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Did Merkel smile? PDF Print E-mail
Monday, 02 July 2012 00:00
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All evidence suggests EU crisis far from resolved

 

Though the media has declared the EU summit an unqualified success, it’s a good idea to see what bond/currency markets have to say over the next few days. While German chancellor Angela Merkel has agreed to allow eurozone bailout funds to directly buy bonds of crisis-hit banks of countries like Spain, this is contingent upon the creation of a single banking supervisor, the deadline for which is the end of the year. Also, the bailout funds, to mention just one part of the reality-check, have nowhere near the funds required to bail out banks in Spain or Italy.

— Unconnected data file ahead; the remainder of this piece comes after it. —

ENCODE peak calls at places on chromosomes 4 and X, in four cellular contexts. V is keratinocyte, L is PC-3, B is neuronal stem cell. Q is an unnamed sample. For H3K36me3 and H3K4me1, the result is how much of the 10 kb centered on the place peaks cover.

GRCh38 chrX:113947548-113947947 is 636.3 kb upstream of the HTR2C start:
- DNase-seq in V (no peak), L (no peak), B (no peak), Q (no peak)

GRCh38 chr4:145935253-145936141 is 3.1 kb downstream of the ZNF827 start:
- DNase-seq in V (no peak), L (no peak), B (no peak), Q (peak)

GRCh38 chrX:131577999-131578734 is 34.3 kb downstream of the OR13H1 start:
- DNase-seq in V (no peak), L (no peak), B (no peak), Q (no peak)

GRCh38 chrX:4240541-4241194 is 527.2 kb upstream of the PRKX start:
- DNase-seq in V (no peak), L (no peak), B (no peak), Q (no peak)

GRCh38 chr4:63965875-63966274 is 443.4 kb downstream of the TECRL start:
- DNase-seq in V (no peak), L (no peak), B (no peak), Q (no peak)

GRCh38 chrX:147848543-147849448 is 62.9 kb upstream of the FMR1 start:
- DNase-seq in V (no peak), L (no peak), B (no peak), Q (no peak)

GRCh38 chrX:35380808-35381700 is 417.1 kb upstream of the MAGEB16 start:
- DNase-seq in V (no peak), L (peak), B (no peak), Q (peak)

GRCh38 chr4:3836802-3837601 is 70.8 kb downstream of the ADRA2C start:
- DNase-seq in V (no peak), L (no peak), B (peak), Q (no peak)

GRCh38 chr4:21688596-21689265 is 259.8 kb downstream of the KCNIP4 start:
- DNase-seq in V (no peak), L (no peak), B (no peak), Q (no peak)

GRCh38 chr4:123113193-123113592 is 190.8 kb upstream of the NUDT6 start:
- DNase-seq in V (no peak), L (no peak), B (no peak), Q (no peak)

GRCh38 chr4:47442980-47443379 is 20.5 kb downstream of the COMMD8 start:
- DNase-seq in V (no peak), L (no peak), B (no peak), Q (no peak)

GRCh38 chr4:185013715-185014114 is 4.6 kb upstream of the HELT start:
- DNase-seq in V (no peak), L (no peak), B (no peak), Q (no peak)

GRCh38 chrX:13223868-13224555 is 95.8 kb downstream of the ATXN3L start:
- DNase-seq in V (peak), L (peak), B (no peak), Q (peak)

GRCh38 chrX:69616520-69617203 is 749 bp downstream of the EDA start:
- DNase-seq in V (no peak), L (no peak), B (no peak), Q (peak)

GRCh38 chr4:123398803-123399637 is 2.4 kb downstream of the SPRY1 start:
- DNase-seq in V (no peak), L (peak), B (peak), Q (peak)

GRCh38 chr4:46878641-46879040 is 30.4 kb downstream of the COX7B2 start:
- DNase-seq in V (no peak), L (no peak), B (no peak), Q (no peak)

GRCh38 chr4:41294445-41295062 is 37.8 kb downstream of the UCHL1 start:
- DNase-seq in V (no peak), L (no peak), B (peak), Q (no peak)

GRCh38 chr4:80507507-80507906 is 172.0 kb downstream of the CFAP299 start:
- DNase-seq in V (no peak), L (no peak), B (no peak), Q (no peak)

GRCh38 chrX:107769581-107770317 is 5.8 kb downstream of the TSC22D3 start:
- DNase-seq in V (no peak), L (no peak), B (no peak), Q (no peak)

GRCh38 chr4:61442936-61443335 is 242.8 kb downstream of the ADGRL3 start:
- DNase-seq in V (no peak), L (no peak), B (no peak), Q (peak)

Getting Merkel to being more flexible was a coup, but some part of this may have to do with Germany not wanting to look like the bad guy all the time. Indeed, a large part of Germany’s demands remain intact. A single banking supervisor means European nations will have to be willing to give up on their sovereignty. And none of this is going to happen –as the debt of the banking system is higher than that of the governments in most cases, this is going to be quite costly – unless there are concessions made on a closer fiscal policy. For now, it would be more useful if the ECB cut its policy rates. It may also be useful to ponder over the idea – proposed by two academics – and popularised by Reuters Breakingviews Editor Hugo Dixon – that core eurozone nations subsidise interest rates in the periphery, reducing the need for the eurozone’s permanent bailout fund buying bonds. Under the scheme, if the interest in Spain is 6.8% to Germany’s 1.5%, the eurozone nations will pay Spain enough to make the effective interest cost on its loans 1.5% -- once Spain’s effective costs fall and it begins to grow, the costs of fresh borrowing would reduce; Dixon says the scheme cost 50 bn euro. Small change compared to the possibility of the euro breaking up and even the other schemes planned.

 

 

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